And yet Democrats repeatedly held hearings on the NSA scandal. They refused to enact a law legalizing warrantless eavesdropping despite the President's demands. Russ Feingold introduced legislation to censure Bush (which we were told by Washington geniuses would doom Democrats because they were becoming too aggressive, too Left, and "soft" on terrorism). Joe Lieberman was removed from the party (which we were told by Washington geniuses would also doom Democrats because they were becoming too aggressive, too "Left", and "soft" on the war). They voted overwhelmingly against the Military Commissions Act (which we were told by Washington geniuses would also doom Democrats because they were becoming too aggressive, too "Left", and "soft" on terrorism).
This mentality is wrong time and again. The midterm elections empirically disproved it. There is no vast yearning in America to allow the President the power to eavesdrop on our conversations with no warrants or oversight. There is no powerful political movement in the heartland demanding unlimited executive power. The notion is patently false that it is politically fatal to insist that eavesdropping be conducted only with warrants, or that we abide by minimal norms of civilization in how we interrogate people, or that we grants basic due process rights to people before we detain them for life.
For the Democrats in Congress and their apologists who are claiming that they had no political choice but to enact the FISA expansions, this claim is conclusively disproven again and again. The same people who fret that Democrats will be politically doomed if they take a stand for these positions -- for some limits on presidential surveillance and lawlessness and imprisonment powers -- have as impressive a track record as those who advocated the invasion of Iraq (and they are, more often than not, the same people).
We do not need to wonder or speculate about what might happen if Democrats obstruct warrantless eavesdropping legislation and Republicans are then able to make an issue of it politically. That already happened in 2006. That was Rove's whole strategy. It failed miserably, across the board. And yet the Democratic leadership just permitted, and many Democrats supported, a wild expansion of George Bush's warrantless eavesdropping powers based on a jittery fear of this already-failed tactic, if not based on actual support for these increased eavesdropping powers.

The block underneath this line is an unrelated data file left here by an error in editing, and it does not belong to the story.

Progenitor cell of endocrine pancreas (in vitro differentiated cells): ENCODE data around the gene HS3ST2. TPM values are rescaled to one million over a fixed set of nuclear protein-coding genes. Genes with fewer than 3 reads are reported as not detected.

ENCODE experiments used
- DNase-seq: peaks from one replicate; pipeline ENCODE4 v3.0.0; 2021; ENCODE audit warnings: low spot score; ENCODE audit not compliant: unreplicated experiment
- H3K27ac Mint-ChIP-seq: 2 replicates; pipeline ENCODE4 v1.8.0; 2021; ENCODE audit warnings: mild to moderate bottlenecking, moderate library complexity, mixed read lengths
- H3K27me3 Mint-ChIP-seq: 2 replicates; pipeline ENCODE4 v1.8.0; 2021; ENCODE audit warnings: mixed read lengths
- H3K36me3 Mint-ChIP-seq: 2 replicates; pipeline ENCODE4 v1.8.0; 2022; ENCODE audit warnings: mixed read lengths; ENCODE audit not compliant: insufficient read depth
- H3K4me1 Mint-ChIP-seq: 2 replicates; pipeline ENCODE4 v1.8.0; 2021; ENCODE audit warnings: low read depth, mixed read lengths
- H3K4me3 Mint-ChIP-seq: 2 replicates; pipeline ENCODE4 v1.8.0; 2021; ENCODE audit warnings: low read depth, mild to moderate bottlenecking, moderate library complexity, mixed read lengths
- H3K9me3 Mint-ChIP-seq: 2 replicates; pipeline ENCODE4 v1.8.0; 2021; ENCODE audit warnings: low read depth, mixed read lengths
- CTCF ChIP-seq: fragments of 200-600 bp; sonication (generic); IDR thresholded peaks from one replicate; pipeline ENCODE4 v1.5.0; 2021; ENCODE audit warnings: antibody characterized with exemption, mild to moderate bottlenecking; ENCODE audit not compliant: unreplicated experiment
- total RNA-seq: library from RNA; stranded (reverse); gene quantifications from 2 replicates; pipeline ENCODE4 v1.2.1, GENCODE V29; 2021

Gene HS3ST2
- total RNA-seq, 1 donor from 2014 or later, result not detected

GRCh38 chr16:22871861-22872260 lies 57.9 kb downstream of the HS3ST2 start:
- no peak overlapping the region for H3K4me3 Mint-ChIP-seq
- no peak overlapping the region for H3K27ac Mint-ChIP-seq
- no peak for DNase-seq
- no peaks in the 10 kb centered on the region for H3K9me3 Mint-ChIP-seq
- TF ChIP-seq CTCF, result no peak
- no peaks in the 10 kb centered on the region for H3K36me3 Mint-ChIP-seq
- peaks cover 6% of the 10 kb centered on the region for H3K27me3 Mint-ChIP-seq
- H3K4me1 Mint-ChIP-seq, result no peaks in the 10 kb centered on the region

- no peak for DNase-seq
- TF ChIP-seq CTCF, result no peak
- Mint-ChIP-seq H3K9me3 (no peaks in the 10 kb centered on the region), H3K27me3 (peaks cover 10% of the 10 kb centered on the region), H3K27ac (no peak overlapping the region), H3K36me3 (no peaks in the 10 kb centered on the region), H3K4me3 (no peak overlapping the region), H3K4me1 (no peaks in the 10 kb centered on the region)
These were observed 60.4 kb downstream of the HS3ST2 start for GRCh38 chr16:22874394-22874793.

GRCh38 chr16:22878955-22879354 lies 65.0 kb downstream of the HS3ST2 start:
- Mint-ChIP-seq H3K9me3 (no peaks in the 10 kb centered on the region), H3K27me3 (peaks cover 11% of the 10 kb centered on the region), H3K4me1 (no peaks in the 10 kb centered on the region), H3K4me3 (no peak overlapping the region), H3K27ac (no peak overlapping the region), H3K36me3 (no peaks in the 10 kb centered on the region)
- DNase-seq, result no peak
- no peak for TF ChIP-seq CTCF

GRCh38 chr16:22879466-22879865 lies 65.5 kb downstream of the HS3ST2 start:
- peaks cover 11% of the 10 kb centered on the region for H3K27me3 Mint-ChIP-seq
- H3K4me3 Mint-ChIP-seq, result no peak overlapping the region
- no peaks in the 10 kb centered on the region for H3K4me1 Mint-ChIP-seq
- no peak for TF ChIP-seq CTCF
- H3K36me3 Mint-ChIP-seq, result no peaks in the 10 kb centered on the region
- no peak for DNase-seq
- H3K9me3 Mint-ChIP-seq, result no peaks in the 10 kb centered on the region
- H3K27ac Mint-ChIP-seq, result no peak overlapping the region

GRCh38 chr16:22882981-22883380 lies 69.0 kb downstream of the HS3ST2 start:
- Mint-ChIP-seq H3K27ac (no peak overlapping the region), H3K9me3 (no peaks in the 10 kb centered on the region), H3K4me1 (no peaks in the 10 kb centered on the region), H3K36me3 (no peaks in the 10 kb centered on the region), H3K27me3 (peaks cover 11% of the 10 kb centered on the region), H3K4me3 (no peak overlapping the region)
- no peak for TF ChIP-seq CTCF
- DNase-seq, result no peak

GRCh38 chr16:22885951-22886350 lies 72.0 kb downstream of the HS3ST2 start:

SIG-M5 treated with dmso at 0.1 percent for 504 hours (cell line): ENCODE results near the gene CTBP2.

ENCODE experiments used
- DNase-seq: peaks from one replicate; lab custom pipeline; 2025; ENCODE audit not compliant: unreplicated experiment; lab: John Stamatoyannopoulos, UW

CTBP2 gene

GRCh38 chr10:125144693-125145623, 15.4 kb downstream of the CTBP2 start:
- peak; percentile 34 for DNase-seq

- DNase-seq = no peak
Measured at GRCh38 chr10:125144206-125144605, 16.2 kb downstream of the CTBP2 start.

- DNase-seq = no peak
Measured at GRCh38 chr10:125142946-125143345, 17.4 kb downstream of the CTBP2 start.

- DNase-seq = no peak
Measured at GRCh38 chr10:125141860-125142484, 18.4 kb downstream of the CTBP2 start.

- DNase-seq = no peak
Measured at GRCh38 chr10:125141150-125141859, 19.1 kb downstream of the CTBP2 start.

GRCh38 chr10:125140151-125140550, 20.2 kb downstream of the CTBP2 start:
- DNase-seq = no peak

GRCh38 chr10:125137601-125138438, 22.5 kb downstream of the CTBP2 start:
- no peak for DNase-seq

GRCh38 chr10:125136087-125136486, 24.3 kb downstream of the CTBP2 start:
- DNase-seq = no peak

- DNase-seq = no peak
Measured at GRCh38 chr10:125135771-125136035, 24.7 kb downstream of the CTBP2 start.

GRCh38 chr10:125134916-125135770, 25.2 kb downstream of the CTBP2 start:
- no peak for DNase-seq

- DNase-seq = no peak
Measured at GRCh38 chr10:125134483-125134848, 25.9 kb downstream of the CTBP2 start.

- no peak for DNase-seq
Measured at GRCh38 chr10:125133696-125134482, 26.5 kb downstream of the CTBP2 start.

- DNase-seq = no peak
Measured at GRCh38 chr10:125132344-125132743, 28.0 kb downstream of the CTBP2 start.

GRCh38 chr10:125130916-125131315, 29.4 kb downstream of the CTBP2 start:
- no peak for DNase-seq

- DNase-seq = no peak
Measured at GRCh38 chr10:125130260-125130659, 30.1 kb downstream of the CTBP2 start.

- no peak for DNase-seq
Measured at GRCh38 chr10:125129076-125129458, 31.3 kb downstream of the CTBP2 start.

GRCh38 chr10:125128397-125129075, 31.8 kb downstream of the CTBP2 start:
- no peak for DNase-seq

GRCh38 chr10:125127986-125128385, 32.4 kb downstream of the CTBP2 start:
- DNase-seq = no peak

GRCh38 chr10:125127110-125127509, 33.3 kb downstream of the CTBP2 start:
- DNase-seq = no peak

The only ones left who jump at the mere utterance by George Bush of the word "Terrorists" are authoritarian right-wing followers, the Beltway media, and Democratic consultants. As the 2006 election demonstrated, the rest of America stopped jumping long ago.
UPDATE: As Russ Feingold says:
Six years ago, in the aftermath of 9/11, Congress rammed through the USA PATRIOT Act with little consideration of what that bill actually contained. Five years ago, Congress authorized a reckless and ill-advised war in Iraq. One year ago, Congress passed the deeply flawed Military Commissions Act. And late last week, a Democratic Congress passed legislation that dramatically expands the government's ability to conduct warrantless wiretapping, which could affect innocent Americans. It is clear that many congressional Democrats have not learned from those earlier mistakes, two of which happened when Democrats controlled the Senate. Once again, Congress has buckled to pressure and intimidation by the administration. . . .
The American people see through these tactics, and don't buy the president's attempts to use the threat of terrorism to get what he wants any more. Unfortunately, 16 Senate Democrats and an Independent, as well as 41 House Democrats were all too willing last week to let the president successfully employ this ruse yet again. . . . After all the wrong-doing by this administration, it was disheartening to see Congress bow to its demands one more time.
It is worth underscoring that Feingold -- the "1" in the 98-1 vote in favor of the 2001 Patriot Act and the prime sponsor of the Censure Resolution -- hails not from Massachusetts or California or some other safe blue state, but from the quite purple state of Wisconsin, and has won re-election by slim margins. Yet he continues aggressively to take these stands, and remains in the U.S. Senate. As noted earlier, Jon Tester removed a long-time GOP incumbent and ran on a platform of complete repeal of the Patriot Act. The Democrats' behavior is not only craven and destructive, but also based on pure myth that opposing George W. Bush on anything -- including Terrorism -- will doom them politically.
* * * * *
I'll be on C-SPAN's Washington Journal tomorrow morning from 7:45-8:30 a.m. to talk about FISA issues with pro-Bush lawyer David Rifkin. Earlier today, I was on Democracy Now with Amy Goodman, discussing the FISA legislation, and that segment can be viewed here.
As a reminder for those in the Washington area, the Cato Institute is hosting an event for my book, A Tragic Legacy, tomorrow at 12:00 noon. After I speak about the book, Rifkin's pro-Bush writing partner -- Lee Casey -- will offer critical commentary about the book, followed by questions and audience discussion. The event will be covered by C-SPAN, though not live, and it will be broadcast online by Cato in real time, here.